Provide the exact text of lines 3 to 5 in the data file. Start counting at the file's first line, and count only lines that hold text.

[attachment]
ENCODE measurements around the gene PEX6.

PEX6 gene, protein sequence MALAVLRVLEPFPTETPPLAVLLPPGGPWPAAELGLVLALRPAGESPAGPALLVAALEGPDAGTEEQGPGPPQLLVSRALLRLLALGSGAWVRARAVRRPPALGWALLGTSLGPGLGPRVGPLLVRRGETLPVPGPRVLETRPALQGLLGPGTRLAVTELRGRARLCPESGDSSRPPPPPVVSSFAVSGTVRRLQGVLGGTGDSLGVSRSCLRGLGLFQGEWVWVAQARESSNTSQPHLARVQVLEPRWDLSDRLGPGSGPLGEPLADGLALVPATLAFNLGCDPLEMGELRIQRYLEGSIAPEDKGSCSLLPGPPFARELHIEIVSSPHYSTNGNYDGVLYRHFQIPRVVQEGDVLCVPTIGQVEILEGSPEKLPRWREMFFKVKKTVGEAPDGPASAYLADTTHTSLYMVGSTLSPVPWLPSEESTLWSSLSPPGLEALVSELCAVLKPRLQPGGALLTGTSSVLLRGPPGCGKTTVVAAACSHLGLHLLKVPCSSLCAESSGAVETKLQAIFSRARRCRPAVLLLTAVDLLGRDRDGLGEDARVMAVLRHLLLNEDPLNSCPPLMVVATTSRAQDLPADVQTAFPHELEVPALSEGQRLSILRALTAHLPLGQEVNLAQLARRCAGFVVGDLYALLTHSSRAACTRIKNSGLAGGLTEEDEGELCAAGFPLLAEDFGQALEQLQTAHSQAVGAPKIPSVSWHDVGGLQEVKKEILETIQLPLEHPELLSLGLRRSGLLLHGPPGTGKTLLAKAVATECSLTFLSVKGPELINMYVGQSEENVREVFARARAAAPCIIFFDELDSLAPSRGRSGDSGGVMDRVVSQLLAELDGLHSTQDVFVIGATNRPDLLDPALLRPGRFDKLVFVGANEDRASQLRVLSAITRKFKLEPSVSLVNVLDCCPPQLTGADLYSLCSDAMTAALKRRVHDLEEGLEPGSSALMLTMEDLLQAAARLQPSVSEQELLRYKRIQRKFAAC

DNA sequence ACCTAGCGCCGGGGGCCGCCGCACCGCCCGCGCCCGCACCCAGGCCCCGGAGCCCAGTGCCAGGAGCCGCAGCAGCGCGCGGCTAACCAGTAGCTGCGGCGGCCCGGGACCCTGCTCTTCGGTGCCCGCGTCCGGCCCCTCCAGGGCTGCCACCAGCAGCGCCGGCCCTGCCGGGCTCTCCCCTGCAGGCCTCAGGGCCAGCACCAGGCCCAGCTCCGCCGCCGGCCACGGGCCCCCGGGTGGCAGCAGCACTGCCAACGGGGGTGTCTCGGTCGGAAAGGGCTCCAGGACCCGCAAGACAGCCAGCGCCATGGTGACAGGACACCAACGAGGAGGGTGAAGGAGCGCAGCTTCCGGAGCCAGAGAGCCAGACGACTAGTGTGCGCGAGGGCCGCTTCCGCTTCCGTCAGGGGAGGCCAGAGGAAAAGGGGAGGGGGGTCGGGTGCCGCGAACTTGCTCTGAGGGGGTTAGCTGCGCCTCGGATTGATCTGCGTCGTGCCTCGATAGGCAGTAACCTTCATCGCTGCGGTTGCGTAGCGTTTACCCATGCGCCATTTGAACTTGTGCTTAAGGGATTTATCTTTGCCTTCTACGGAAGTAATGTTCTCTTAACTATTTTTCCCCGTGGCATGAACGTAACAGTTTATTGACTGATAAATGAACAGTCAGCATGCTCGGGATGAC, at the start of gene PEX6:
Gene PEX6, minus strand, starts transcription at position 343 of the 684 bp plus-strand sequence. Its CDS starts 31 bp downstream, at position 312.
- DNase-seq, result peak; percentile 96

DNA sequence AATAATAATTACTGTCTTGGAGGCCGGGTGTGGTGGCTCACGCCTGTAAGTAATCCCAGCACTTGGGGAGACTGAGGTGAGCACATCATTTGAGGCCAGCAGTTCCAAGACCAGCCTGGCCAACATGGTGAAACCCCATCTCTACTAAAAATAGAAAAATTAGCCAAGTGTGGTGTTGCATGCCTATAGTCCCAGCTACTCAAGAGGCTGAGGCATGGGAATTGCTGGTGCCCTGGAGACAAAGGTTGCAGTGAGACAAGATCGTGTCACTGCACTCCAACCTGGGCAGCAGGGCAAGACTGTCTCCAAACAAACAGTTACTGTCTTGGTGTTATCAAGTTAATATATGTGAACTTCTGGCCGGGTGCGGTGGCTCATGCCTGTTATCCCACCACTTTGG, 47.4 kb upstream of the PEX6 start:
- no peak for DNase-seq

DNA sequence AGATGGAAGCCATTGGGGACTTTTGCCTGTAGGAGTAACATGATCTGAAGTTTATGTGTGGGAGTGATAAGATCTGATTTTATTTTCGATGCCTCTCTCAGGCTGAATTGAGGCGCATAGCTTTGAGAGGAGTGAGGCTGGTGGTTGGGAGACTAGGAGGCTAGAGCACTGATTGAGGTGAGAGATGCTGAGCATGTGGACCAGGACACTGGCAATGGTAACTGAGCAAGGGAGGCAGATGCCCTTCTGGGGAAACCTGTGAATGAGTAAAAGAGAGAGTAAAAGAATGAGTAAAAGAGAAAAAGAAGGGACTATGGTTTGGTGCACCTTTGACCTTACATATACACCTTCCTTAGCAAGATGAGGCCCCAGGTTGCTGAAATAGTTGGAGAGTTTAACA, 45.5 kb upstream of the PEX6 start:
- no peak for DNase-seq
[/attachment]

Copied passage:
DNA sequence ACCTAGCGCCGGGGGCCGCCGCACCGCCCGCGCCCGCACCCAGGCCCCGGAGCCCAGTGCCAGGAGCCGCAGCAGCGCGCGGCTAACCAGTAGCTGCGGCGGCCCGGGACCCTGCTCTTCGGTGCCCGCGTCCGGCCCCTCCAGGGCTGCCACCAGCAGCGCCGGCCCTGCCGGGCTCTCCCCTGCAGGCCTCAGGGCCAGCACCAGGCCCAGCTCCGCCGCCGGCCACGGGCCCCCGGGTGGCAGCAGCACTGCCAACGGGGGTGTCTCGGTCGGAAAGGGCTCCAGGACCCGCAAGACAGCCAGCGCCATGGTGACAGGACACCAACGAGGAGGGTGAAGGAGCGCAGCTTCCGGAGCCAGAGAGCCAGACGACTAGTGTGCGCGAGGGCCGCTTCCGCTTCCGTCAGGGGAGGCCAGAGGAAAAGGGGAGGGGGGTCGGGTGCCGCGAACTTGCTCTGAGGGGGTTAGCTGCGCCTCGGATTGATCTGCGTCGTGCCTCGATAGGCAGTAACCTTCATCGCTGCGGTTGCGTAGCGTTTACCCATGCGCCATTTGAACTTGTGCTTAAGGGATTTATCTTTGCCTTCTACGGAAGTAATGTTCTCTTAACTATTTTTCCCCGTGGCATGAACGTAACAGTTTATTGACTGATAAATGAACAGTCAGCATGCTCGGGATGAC, at the start of gene PEX6:
Gene PEX6, minus strand, starts transcription at position 343 of the 684 bp plus-strand sequence. Its CDS starts 31 bp downstream, at position 312.
- DNase-seq, result peak; percentile 96